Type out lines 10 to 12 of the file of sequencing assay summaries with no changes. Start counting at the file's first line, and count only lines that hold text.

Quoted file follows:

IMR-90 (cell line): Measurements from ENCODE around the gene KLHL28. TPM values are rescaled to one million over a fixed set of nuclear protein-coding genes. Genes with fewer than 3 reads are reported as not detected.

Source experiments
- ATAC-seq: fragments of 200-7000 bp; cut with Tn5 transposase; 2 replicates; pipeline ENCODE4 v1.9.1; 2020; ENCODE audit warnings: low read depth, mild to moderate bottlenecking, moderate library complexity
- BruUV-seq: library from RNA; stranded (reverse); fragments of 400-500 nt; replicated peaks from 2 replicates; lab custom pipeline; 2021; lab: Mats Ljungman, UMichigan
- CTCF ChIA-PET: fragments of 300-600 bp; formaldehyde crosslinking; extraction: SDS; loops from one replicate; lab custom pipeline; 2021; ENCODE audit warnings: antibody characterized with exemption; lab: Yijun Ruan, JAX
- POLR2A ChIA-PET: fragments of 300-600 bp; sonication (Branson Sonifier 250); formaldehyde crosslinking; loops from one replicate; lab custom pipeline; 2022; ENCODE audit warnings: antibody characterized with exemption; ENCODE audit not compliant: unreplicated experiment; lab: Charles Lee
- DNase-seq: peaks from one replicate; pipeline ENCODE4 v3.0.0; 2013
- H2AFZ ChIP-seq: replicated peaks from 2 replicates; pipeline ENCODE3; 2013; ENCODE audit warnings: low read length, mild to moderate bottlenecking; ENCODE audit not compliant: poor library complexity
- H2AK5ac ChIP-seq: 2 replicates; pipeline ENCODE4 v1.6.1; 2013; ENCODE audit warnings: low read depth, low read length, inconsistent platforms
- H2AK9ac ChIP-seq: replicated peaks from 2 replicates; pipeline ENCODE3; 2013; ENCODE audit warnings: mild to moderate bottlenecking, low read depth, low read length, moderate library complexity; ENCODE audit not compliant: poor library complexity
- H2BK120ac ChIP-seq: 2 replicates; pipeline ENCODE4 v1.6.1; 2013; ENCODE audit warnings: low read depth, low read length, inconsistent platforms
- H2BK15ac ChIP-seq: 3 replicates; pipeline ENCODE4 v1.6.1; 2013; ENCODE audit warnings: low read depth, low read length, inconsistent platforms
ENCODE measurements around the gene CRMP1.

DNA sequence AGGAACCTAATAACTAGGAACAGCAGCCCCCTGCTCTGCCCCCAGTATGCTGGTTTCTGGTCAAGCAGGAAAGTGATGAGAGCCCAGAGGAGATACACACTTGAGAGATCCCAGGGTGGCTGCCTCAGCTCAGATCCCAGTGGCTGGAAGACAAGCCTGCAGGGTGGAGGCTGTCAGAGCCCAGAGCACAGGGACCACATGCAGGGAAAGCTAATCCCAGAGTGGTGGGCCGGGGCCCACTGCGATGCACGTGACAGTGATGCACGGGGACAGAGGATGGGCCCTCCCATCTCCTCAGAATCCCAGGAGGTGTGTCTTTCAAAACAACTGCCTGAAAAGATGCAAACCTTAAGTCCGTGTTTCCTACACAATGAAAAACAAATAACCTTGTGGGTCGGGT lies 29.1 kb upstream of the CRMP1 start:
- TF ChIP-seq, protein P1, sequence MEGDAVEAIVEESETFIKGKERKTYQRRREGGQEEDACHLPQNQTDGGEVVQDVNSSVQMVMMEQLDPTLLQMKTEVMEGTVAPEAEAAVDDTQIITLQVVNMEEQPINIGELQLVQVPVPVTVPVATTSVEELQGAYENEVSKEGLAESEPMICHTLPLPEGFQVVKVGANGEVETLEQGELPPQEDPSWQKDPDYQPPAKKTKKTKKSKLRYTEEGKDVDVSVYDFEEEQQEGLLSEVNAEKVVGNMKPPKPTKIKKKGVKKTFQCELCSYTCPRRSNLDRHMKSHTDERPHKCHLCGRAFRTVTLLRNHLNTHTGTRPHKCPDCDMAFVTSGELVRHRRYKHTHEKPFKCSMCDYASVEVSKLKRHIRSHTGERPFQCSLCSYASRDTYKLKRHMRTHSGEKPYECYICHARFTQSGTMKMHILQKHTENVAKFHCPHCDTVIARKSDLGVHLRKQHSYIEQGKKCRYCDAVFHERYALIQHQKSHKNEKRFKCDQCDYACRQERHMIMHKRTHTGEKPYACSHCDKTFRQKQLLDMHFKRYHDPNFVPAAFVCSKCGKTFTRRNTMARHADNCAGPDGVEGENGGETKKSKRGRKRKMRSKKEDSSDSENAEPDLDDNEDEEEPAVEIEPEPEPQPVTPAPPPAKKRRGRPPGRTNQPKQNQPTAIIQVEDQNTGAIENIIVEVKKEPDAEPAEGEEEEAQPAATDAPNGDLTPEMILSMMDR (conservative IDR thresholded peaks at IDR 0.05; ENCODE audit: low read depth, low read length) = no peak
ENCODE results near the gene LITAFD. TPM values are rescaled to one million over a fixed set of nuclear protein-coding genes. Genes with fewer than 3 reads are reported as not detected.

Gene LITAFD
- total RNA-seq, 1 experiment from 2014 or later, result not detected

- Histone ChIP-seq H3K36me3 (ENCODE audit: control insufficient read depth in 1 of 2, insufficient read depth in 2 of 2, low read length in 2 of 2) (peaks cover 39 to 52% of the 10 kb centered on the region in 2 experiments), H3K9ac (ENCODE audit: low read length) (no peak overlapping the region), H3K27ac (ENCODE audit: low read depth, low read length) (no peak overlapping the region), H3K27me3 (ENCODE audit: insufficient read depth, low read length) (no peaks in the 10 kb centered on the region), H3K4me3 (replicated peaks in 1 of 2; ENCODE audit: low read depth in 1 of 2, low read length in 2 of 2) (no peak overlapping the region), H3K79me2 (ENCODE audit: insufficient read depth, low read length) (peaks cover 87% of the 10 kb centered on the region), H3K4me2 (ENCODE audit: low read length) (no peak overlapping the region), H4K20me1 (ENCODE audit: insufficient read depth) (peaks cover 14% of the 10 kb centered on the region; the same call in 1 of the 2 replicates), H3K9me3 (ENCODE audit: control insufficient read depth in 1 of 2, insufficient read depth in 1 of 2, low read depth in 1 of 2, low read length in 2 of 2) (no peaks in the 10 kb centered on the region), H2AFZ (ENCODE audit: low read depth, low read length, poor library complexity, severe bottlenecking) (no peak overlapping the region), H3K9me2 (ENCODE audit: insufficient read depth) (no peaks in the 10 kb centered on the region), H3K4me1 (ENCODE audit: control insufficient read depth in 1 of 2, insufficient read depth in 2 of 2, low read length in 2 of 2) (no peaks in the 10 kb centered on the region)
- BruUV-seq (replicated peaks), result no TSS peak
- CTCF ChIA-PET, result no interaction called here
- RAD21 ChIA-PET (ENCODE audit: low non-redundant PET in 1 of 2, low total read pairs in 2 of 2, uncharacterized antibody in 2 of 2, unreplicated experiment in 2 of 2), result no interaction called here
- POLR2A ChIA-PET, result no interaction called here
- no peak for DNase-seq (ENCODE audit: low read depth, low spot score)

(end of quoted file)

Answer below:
- H2AK9ac ChIP-seq: replicated peaks from 2 replicates; pipeline ENCODE3; 2013; ENCODE audit warnings: mild to moderate bottlenecking, low read depth, low read length, moderate library complexity; ENCODE audit not compliant: poor library complexity
- H2BK120ac ChIP-seq: 2 replicates; pipeline ENCODE4 v1.6.1; 2013; ENCODE audit warnings: low read depth, low read length, inconsistent platforms
- H2BK15ac ChIP-seq: 3 replicates; pipeline ENCODE4 v1.6.1; 2013; ENCODE audit warnings: low read depth, low read length, inconsistent platforms